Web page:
A further object of the present invention is to provide locking means that may be closed by a very simple manual operation, and that may be opened again without destroying the locking means and may thus be used many times.

The bag locks and packing means according to the present invention have the additional advantage that they may be hot sealed and permanently closed to prevent any opening of the respective package other than by destroying the lock.

The packing and locking means according to the present invention consist of a cord, preferably made of plastic material, along the length of which a plurality of projecting knobs are placed at equal distances from each other. According to the invention, these knobs have a rounded or conical profile in one direction, to enable them to slide through a hole or eye, while in the opposite direction the knobs have a substantially fiat surface which is essentially perpendicular to the longitudinal direction of the cord.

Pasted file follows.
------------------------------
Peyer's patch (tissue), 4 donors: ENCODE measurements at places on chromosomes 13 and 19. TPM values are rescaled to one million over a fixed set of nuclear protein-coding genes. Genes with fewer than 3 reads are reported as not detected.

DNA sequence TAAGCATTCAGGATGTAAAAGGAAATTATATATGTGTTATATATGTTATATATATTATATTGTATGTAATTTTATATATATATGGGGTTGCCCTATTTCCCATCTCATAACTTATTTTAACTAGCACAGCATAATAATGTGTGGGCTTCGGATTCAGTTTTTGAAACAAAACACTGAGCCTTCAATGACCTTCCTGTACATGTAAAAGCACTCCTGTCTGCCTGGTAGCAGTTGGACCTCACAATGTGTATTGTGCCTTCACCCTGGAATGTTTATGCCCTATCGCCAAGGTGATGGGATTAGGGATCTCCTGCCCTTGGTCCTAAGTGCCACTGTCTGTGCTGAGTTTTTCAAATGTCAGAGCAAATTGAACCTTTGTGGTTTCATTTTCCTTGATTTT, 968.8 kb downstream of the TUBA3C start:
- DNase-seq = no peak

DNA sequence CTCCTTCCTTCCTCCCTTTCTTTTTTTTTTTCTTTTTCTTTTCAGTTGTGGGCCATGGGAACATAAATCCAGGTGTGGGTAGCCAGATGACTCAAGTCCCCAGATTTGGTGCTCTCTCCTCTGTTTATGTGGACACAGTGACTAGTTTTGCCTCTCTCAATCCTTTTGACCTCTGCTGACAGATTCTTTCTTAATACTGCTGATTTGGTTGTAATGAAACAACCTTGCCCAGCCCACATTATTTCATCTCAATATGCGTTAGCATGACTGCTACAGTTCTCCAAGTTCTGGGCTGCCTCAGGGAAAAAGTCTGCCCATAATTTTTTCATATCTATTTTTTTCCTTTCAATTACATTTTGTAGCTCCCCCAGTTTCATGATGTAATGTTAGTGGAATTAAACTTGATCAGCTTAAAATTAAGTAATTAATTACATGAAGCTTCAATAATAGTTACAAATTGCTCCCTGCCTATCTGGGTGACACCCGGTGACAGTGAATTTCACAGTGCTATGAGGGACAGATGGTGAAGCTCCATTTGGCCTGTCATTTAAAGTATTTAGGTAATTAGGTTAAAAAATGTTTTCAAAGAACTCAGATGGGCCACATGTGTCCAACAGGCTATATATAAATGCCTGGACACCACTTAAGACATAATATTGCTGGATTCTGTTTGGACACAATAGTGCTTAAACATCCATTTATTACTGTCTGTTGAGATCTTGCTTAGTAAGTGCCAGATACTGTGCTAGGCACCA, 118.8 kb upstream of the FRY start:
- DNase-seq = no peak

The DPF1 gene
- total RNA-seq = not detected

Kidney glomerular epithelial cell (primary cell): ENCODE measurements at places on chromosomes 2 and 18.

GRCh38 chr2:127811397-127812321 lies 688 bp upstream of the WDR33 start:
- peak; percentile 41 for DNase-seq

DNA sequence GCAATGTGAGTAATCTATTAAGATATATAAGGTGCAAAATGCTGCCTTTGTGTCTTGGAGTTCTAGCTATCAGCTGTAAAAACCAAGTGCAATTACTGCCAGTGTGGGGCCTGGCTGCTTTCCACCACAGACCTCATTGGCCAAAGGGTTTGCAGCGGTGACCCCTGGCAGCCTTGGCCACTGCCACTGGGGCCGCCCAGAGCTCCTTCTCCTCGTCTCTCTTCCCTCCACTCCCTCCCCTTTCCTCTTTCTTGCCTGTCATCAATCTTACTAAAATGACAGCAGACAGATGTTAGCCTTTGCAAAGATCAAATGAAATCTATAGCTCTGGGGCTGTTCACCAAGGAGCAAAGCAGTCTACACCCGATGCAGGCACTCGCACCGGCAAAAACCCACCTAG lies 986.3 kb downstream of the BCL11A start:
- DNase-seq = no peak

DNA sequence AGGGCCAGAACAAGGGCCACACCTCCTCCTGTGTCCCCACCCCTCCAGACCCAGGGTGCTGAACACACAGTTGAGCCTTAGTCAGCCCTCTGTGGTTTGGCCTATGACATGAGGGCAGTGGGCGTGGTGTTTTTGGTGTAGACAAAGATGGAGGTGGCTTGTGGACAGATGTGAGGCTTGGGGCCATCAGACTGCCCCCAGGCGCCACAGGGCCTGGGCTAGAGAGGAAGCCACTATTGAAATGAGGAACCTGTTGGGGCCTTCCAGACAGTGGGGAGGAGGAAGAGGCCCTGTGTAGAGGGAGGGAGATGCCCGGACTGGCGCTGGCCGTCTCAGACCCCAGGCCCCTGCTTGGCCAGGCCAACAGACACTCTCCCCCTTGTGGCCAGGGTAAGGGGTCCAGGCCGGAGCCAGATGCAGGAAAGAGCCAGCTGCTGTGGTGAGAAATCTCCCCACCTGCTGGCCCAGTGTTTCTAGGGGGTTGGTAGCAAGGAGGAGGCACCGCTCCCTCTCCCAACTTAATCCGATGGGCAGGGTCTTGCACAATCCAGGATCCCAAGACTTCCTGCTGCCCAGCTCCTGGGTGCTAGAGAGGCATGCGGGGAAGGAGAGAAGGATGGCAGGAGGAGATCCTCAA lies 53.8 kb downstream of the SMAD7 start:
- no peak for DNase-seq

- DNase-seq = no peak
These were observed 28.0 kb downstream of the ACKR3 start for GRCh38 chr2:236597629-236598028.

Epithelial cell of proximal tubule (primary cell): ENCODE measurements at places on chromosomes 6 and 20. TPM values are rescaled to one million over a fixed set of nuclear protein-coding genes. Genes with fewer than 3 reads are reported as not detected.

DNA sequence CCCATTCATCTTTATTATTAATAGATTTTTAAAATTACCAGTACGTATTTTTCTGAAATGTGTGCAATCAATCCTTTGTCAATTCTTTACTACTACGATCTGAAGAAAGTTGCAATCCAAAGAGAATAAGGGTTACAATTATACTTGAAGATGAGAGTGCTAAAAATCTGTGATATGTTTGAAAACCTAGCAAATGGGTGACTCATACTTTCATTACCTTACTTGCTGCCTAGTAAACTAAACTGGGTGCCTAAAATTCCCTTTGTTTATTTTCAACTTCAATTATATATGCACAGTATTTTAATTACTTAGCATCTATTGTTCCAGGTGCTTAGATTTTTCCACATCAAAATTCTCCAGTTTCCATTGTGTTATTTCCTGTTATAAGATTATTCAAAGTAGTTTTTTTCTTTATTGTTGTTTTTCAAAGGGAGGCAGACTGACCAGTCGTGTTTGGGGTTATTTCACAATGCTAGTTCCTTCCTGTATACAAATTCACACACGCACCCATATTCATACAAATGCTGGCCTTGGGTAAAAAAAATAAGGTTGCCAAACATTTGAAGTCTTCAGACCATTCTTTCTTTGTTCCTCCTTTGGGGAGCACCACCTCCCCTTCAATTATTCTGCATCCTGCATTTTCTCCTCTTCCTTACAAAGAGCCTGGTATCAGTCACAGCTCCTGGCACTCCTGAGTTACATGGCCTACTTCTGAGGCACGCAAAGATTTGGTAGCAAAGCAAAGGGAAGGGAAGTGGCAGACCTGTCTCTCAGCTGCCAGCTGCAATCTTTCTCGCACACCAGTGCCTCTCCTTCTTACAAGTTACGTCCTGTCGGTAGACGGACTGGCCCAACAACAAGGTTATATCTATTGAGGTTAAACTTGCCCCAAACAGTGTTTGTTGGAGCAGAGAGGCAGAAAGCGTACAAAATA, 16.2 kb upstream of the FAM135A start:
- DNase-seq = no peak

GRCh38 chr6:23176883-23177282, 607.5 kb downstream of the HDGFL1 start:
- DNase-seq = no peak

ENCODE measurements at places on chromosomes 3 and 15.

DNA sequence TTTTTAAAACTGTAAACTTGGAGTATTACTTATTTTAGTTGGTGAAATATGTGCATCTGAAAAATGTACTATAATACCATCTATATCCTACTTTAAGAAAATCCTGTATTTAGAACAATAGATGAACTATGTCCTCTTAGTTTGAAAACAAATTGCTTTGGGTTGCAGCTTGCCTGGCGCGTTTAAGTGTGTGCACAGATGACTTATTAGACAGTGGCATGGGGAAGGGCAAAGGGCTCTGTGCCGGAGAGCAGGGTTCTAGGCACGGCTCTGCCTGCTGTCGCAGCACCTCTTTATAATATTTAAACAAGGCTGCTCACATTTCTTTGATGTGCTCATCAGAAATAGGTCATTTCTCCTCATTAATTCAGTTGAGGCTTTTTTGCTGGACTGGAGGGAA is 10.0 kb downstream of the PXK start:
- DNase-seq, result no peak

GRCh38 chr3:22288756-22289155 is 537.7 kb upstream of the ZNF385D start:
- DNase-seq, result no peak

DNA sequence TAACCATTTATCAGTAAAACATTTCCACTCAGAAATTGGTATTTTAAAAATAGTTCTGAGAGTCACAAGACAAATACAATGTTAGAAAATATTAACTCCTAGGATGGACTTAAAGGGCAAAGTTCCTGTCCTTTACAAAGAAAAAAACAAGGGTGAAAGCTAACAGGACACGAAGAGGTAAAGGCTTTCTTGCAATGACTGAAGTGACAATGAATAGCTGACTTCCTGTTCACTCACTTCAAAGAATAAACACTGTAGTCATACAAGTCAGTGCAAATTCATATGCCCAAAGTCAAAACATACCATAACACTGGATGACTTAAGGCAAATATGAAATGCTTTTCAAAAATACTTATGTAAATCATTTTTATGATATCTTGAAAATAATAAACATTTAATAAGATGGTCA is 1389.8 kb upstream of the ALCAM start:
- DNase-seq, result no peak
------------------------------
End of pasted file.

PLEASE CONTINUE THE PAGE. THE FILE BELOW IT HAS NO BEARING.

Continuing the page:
The end of the packing means or cord facing toward the flattened, vertical surfaces of the knobs has afiat head or strap with one, two, or more perforations or apertures, the simplest form being a hole or eye of a substantially circular shape having a diameter preferably slightly larger than the diameter of the knobs on the cord, so that, with the conical or rounded ends of the knobs pointing forward, the said knobs may be easily pulled through the eye. Contiguous to this first aperture in the strap are other smaller apertures which may be either circular or of oblong shape. These smaller apertures are connected to the larger aperture by a restricted gap in the strap. These holes on one or both sides of the large hole or eye are of such a diameter that the stem portion of the knobby cor-d between adjacent knobs may rest therein. The gap between a small hole and the larger hole may offer a certain resistance to the stems of the cord during the locking process, which serves to keep the stems of the cord from sliding back into the main hole or eye.